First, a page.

Monthly Archives: November 2009

Amateur Radio in January's LINUX Journal

I just received the January 2010 issue of LINUX Journal and was surprised to see a penguin with headphones, a microphone, and a amateur radio callsign!  Awesome!  There is a four page article which starts to show the relationship between open source software and amateur radio and how one can benefit from the other.  There are so many options for amateur radio operators within the Linux community and the price is definitely right…  free!

Amateur Radio in January’s LINUX Journal

I just received the January 2010 issue of LINUX Journal and was surprised to see a penguin with headphones, a microphone, and a amateur radio callsign!  Awesome!  There is a four page article which starts to show the relationship between open source software and amateur radio and how one can benefit from the other.  There are so many options for amateur radio operators within the Linux community and the price is definitely right…  free!

Creative Commons License
Sparks’ Fedora Project Journal by Eric H Christensen is licensed under a Creative Commons Attribution-Share Alike 3.0 United States License.

Interactive National Weather Service provides email and SMS weather bullitens for free.

Still experimental, the Interactive National Weather Service (iNWS) provides solutions to users who want to receive weather information from their mobile devices.  Included in this service is the ability to receive weather bulletins via e-mail or SMS message in real time.  The service continues to get better so I thought I’d pass the word around.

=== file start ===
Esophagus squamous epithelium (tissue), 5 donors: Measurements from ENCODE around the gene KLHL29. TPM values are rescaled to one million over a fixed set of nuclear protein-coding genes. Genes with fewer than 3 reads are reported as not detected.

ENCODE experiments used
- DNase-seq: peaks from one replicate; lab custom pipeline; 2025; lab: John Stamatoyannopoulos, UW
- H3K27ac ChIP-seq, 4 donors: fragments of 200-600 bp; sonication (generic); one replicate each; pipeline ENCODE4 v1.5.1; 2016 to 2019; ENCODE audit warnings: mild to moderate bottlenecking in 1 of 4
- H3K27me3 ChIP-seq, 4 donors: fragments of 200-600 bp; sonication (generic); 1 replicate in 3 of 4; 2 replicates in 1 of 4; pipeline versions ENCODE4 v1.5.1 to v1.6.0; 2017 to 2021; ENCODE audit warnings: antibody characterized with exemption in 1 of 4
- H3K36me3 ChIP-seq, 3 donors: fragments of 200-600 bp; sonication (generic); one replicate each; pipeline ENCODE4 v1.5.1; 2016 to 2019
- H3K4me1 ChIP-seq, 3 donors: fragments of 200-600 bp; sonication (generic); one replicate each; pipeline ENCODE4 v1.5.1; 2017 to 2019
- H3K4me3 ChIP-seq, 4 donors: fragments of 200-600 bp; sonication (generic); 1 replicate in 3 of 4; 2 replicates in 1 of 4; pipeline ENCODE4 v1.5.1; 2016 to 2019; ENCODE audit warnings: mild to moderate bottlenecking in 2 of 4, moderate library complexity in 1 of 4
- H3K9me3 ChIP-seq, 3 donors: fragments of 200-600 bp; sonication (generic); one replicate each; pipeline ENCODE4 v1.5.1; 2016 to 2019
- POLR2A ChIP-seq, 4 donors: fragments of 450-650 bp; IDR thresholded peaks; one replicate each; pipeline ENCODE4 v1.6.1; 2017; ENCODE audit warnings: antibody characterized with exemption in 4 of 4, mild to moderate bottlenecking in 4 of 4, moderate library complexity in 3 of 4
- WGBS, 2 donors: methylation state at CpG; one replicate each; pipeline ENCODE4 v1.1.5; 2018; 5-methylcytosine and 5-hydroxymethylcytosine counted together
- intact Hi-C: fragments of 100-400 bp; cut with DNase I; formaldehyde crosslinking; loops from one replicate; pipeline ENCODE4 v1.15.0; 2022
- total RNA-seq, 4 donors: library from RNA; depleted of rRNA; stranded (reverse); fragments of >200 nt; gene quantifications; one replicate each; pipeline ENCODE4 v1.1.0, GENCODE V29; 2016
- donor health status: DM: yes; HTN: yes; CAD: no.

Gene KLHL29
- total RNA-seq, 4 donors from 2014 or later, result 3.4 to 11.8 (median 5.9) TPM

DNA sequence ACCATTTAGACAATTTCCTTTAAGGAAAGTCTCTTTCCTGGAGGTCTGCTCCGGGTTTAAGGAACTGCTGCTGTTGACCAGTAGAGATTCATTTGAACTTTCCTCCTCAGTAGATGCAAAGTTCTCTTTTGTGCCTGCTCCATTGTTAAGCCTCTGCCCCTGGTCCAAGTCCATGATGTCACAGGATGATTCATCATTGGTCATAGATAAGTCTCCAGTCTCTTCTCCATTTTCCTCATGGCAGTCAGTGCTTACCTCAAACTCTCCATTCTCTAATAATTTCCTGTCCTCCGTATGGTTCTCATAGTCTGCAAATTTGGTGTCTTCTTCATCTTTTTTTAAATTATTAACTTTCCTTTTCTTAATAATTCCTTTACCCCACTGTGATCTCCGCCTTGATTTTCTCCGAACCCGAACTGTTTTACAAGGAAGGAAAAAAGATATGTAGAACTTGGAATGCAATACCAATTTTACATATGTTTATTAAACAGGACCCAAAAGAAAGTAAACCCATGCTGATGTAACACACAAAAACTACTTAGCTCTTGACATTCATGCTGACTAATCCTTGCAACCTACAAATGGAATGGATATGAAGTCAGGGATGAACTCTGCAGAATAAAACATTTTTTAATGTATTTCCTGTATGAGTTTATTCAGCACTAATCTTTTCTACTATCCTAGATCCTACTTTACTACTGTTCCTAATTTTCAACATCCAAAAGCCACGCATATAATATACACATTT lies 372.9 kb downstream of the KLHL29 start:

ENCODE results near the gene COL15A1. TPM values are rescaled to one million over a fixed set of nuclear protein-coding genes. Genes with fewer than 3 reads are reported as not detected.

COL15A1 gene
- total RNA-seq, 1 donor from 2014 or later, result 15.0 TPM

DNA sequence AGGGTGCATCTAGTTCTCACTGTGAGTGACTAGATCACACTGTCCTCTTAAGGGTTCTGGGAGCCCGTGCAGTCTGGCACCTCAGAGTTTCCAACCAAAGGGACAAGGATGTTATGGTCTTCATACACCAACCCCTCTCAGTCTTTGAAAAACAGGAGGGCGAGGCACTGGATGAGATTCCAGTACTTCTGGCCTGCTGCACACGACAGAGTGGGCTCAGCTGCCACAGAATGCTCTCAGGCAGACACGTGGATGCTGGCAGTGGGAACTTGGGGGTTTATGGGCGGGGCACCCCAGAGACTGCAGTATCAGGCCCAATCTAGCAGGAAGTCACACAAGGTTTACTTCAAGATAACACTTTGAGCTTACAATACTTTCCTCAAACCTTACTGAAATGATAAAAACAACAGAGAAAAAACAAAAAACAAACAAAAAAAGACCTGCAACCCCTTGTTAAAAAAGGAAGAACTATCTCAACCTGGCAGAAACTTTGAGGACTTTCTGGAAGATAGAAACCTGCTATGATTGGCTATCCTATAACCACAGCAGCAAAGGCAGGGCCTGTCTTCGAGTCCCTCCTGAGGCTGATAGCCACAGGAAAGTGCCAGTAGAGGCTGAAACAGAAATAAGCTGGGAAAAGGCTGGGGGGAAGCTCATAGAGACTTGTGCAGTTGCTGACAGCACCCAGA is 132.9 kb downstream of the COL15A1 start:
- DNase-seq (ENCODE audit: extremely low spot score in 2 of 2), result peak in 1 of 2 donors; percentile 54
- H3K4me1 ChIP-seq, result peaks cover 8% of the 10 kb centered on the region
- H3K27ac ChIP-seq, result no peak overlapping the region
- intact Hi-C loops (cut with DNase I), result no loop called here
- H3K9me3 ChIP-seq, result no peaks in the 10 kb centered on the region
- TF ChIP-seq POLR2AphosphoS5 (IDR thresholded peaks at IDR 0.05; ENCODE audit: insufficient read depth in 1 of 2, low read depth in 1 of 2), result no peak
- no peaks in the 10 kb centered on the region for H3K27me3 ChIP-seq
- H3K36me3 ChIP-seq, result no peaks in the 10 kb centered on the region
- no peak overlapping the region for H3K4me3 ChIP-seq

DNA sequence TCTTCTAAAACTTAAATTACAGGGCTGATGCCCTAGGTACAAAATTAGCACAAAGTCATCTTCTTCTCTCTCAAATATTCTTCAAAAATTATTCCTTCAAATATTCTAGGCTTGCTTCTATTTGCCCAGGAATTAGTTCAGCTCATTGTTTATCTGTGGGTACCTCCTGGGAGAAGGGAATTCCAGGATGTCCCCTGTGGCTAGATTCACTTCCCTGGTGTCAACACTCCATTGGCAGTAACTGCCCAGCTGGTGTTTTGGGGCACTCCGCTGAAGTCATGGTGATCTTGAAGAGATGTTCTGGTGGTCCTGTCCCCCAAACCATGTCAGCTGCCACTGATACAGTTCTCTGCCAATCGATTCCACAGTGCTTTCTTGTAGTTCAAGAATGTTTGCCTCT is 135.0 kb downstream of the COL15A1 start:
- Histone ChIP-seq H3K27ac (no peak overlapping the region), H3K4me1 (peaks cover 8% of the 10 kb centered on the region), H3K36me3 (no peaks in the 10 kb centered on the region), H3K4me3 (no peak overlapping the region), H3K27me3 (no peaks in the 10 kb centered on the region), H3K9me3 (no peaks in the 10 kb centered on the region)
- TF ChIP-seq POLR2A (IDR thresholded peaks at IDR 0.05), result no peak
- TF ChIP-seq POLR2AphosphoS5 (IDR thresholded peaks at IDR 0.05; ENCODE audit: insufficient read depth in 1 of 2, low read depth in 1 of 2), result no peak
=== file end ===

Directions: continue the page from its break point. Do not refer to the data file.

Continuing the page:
UPDATE: This is only for emergency services personnel and SKYWARN people.

Mutt’s tls_socket_read

Is anyone else getting a “tls_socket_read (A TLS packet with an unexpected length was received.)” error?  I’m seeing this almost constantly when connecting to Gmail via IMAP.  I’ve already filed a bug but I’m trying to do some additional research.

Amateur Radio in next month's Linux Journal

I just pulled down the December version of Linux Journal a couple of minutes ago.  I made it all the way to page 4 and read that next month’s issue would be on Amateur Radio (or at least some portion there of).  I’m excited to see that Amateur Radio and Open Source has been written about together because they do share so many similarities.  Amateur radio operators used to build all their equipment and help mentor each other on developing better communications stations.  Open source software is very similar to that.  While I might not build my transceivers, I do still build many of my antennas which is something I enjoy.  Amateur radio operators, also like OSS developers, are in it to help people and have some fun in the mean time.  Yep, Amateur Radio and OSS… a match made in heaven.

Amateur Radio in next month’s Linux Journal

I just pulled down the December version of Linux Journal a couple of minutes ago.  I made it all the way to page 4 and read that next month’s issue would be on Amateur Radio (or at least some portion there of).  I’m excited to see that Amateur Radio and Open Source has been written about together because they do share so many similarities.  Amateur radio operators used to build all their equipment and help mentor each other on developing better communications stations.  Open source software is very similar to that.  While I might not build my transceivers, I do still build many of my antennas which is something I enjoy.  Amateur radio operators, also like OSS developers, are in it to help people and have some fun in the mean time.  Yep, Amateur Radio and OSS… a match made in heaven.